Our fairy door in the garden was too damp so we put one on the deck.

To see our decorations, games etc. check out this short video.

Rhymes for a Rainy Day

Follow up ideas:

Make a rain stick.

Make a rainy painting by dropping blobs of shades of blue paint and tilting the paper to make the paint run in streaks.

Make a lightning picture. Use black paper. Dip a string in white paint. Drop it onto the paper. Carefully peel it off.

Draw a giant  rainbow outside with sidewalk chalk. Watch the rain wash it away.

Make bowls of mud (chocolate pudding). Add sprinkles for rocks and a gummy worm.

Umbrella Exercise. Fold a colored paper plate (flimsy one) or paper circle into 8 sections.  Put 1 raindrop on the first section, 2 on the next, until there are eight. Make a second umbrella. In each section write a movement: hop, clap, stamp a foot, touch your toes, kick, tip-toe, giant steps, march. Put the umbrellas on the floor. Toss two quarters, or small bean bags, or rolled up socks, one to each umbrella. Do the action such as hop 3 times.

Make a mobile of raindrops made from blue cellophane. Hang in against a window.

Read a rainy story like https://wp.me/p1OfUU-n0  Outstanding in the Rain, A Whole Story with Holes, by Frank Viva.

Go for a walk in the rain. Snap pictures. Make your own rainy day book.

Lost in London Duplo Adventure

My granddaughter and I made a mini travel adventure with Duplo about Egypt. Of course she wanted a mummy in it. I decided to make it into a mini video and a series was born.

I created a  Lego Dyplo adventure in London, England next. The two biggest problems were having enough Duplo for the large structures and convincing my granddaughter I had to take Buckingham Palace apart in order to build the next set. She wanted it to cover the dining room table forever. I added songs to this one and used PhotoShop to improve the pictures.

Lost in London: Using legos (mostly duplo) Cassie visits several historic sites in London, England but can’t enjoy herself until she finds Polly. What has happened to her best friend? This video is a great jumping off point for kids to write an adventure about Polly, whose appearance might surprise you. Sprinkled with variations of Mother Goose.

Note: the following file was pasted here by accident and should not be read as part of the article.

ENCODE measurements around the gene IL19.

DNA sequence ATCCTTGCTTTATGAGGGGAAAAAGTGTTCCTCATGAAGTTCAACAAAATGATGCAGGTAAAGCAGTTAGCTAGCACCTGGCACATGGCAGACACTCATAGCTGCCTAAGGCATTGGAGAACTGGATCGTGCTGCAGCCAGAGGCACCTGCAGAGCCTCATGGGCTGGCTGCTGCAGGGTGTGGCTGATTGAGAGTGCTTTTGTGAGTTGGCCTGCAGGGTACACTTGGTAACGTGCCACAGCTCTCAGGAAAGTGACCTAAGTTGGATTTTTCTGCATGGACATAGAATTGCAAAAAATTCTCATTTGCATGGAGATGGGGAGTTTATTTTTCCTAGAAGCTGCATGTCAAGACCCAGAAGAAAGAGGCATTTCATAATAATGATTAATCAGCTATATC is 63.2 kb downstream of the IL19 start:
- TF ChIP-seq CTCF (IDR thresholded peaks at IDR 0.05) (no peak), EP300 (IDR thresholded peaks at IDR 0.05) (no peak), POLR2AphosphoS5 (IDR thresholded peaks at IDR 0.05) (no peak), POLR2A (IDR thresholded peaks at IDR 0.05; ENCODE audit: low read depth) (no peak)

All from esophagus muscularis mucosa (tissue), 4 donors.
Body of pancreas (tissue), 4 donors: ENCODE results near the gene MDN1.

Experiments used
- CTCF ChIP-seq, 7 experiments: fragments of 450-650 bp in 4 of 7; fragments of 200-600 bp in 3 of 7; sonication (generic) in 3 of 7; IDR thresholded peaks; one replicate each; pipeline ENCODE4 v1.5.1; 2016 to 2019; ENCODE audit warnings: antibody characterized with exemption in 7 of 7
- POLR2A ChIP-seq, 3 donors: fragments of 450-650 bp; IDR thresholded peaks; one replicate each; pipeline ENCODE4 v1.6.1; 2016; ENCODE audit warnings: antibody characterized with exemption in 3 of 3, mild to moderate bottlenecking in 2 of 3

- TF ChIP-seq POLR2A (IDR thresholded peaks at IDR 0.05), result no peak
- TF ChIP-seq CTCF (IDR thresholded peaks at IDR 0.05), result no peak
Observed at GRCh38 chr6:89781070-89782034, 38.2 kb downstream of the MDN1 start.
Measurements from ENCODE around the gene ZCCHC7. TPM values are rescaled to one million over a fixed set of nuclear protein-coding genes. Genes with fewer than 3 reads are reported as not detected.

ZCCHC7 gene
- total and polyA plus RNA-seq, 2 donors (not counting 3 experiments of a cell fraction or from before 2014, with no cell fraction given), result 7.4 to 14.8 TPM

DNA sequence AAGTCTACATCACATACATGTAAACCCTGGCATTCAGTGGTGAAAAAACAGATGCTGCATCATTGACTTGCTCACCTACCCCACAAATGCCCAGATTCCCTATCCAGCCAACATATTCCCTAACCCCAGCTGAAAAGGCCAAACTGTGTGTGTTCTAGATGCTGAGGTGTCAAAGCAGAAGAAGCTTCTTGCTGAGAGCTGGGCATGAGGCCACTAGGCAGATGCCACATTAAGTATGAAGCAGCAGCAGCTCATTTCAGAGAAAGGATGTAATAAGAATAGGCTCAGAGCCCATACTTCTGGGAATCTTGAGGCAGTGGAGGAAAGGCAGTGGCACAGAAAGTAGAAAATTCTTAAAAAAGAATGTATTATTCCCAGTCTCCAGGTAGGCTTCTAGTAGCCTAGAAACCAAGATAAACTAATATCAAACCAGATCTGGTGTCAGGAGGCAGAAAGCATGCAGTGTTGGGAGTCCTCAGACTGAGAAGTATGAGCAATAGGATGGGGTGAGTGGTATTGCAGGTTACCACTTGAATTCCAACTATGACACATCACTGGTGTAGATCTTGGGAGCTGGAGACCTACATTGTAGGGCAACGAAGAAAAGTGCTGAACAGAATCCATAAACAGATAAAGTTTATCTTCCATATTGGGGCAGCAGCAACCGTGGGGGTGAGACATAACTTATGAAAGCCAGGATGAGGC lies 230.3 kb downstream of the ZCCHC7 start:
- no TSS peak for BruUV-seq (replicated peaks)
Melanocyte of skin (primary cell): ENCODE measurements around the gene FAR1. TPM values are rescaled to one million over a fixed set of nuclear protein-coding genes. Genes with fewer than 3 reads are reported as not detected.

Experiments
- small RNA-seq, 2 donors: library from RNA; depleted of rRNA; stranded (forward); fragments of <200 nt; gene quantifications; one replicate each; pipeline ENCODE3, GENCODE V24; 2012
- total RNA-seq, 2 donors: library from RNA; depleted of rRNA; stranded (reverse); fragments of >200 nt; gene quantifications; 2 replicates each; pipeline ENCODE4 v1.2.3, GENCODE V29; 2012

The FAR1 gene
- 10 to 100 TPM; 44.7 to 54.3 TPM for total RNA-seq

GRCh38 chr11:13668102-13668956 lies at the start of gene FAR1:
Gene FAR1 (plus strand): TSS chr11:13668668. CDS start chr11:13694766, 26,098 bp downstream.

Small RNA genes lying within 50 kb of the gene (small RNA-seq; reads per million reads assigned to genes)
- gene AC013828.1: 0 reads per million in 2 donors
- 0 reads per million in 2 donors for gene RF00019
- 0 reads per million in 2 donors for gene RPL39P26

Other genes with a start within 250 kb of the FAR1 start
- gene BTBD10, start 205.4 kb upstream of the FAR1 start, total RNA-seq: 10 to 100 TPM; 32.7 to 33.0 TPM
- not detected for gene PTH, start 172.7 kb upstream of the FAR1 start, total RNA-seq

Check it out.

Upholstered Crocheted Chair – Part Three of the Dollhouse Series

If you can crochet without a pattern or glue scraps of fabric, you can make beautiful upholstered furniture with your child.

For more pictures and detailed instructions, watch the video here.

Have your child glue craft sticks in a log cabin pattern for the seat. The square should be about 4  X 4 inches wide and deep and 2 inches high.

Have your child make the back support 4 X 4 as well but only half and inch deep.

Now it’s your turn. Crochet a 4 X 4 square. Fit it on the frame and crochet up the sides tightening the corners as you go. Once you reach this point, add the back support and stuffing.

Put glue on  the bottom 2 inches and shove it behind the seat. The crocheting will hold it in place until it dries.

Because I had cut the sticks, the edges were rough against my fingers.  I covered them with masking tape. This will make it stronger as well.

Then I crocheted the seat in smaller squares meeting in the middle. You can choose to  go from one side to the other. Whatever works for you.

Then I crocheted up the back support going around in a circle from front to back and then stitching it shut at the top.

I glued two sets of sticks together for the arms. Then I crocheted over them, sewed them shut, and sewed them to the seat and back support. I glued four squares of wood to the bottom to make it less wobbly.

The second time I tried to make it better by making the bottom separate, putting a solid bottom on, and wrapping it in tape to cover the rough edges.

Then I crocheted over the bottom and up the four sides. I made a back and glued it in place. I crocheted a square flap for the seat and put in stuffing.

Then I crocheted up and over the back and stitched it together. I glued two popscicle sticks together and crocheted over them. Then I sewed them on. Unfortunately, these are rather fragile. I glued on  feet again. This one wobbles less because of the solid bottom.

For more photographs and detail, go to https://youtu.be/I7G5IXc_2h8

Next week, making a couch and other furniture.